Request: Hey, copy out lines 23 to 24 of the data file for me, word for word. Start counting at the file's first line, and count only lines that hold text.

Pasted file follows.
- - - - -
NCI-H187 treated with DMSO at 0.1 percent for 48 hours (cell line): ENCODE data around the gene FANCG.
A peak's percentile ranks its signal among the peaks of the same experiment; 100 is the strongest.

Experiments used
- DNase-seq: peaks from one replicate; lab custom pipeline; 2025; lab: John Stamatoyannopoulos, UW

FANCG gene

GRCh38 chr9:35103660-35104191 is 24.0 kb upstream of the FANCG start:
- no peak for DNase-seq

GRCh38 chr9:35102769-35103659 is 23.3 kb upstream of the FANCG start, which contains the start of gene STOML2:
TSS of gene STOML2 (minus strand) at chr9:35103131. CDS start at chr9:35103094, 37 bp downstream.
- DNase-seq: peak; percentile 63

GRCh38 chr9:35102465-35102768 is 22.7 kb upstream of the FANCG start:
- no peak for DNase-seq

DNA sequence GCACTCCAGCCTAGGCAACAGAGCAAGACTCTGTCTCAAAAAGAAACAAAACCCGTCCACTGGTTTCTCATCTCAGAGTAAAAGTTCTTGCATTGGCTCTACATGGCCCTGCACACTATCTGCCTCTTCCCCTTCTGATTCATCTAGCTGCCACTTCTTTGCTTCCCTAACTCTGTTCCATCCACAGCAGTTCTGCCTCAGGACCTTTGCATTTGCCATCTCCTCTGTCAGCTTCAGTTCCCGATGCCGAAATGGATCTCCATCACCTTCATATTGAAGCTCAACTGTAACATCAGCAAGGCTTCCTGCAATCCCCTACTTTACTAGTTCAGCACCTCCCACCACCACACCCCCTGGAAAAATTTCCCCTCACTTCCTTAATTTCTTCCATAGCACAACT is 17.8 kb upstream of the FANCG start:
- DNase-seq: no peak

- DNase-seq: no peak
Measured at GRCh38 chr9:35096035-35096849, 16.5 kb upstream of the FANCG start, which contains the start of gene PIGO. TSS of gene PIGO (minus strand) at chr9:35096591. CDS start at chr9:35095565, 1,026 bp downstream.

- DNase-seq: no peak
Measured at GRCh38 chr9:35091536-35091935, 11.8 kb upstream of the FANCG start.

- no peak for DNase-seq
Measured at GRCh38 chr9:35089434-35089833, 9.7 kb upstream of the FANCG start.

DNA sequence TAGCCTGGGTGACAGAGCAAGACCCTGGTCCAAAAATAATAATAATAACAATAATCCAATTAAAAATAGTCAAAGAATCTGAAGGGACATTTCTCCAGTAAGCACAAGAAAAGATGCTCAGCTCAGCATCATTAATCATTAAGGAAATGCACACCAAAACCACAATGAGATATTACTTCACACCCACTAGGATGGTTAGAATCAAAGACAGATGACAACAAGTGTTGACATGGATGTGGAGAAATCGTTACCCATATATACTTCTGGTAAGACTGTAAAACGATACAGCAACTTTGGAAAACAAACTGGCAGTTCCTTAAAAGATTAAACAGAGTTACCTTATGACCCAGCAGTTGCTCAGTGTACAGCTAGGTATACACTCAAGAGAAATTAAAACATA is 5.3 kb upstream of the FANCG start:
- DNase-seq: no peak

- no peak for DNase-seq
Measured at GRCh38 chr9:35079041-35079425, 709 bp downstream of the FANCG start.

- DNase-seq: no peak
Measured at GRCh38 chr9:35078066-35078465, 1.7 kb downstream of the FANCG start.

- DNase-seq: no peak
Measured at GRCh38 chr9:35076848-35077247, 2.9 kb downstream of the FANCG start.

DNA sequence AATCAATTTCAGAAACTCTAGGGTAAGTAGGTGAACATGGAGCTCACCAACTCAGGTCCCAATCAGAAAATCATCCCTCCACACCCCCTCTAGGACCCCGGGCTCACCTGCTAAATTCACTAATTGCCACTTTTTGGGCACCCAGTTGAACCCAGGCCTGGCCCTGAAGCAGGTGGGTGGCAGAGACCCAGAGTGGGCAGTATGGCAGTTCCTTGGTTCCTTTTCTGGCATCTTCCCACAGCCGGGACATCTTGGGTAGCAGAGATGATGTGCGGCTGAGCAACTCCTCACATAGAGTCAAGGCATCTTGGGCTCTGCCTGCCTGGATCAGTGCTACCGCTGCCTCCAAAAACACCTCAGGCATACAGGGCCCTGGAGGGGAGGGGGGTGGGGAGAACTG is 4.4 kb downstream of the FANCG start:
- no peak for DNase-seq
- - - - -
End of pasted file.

- no peak for DNase-seq
Measured at GRCh38 chr9:35079041-35079425, 709 bp downstream of the FANCG start.